World Cup psychic does it again
Paul the psychic octopus does it again
By staff writers
THE psychic octopus made it eight-for-eight today with Spain's 1-0 extra-time triumph over the Netherlands.
The psychic octopus, who captivated the world with his string of dead-on predictions about World Cup winners, made it eight-for-eight today with Spain's 1-0 extra-time triumph over the Netherlands, enshrining the mollusk medium in World Cup history and presumably keeping him safe from the paella pan.
Paul's latest triumph came despite recent revelations of a previously unknown past, including a murky birthplace and age. While his official biography said Paul, who lives at an aquarium in Oberhausen, Germany, is two years old and a native of Weymouth, England, his trainer (yes, Paul has a trainer) told a different story.
Verena Bartsch said in today's edition of Germany's Bild tabloid newspaper that she caught Paul in April in the sea off the Italian island of Elba, near Tuscany, and he was four weeks old at the time. Italian media immediately renamed him Paolo.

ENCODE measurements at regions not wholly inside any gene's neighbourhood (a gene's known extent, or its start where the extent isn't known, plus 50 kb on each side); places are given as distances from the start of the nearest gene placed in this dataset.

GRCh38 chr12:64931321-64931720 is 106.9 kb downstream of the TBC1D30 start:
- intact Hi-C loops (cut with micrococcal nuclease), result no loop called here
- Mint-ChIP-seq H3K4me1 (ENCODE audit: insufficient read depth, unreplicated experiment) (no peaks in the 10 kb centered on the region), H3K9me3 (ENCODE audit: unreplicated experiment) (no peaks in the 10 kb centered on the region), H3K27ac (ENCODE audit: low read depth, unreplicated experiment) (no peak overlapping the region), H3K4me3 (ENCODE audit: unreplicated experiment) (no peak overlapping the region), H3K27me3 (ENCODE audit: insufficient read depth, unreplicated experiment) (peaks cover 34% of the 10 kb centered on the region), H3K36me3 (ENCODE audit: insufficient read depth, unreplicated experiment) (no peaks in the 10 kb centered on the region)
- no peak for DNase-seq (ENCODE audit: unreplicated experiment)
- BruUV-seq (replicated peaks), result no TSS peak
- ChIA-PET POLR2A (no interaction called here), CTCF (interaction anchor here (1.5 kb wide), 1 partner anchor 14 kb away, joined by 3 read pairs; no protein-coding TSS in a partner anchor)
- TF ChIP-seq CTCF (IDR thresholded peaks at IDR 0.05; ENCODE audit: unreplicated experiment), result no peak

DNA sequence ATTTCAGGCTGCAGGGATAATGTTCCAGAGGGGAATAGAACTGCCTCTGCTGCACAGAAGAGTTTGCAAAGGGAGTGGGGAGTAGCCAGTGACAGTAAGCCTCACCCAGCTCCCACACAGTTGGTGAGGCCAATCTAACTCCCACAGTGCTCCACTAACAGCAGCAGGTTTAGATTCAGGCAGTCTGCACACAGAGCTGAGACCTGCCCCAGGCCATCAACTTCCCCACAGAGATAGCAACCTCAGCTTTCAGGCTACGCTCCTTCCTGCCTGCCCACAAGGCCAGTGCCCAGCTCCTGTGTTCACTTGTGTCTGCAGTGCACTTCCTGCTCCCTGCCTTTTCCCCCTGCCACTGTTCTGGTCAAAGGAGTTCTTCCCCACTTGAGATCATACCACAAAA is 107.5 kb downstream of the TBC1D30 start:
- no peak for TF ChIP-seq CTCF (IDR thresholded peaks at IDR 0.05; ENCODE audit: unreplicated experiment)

But whether oldster or youngster, sketchy past or no, Paul scored a triumph few could match: he correctly predicted Germany's victories over Australia, Argentina, England, Ghana and Uruguay, its losses to Serbia and Spain and then, in the final, Spain's triumph over the Netherlands.
So persuasive was his winning streak, there was soon a name for it: "The Paul Effect". A spokesman for Paddy Power bookies in England reported bettors there began backing Spain once Paul issued his verdict on the final winner.
His technique was the height of simplicity: two boxes,each containing a tasty morsel and the flag of each competing team, were placed in front of him. Whichever box he chose was deemed to be his predicted winner.
Not all of Paul's choices have sat well with soccer fans. After he correctly forecast that Germany would be ousted from the semi-final by Spain, outraged German team followers began posting paella recipes on the internet.
Where can the octopus oracle go from here? Is there another major sporting event in his aquatic future? There's been no word on Paul's future prediction schedule, if any, but one potentially complicating factor is the relatively short life span of octopuses, with some species living for as few as six months. Which makes him a doubtful starter for soccer's next big tournament, Euro 2012.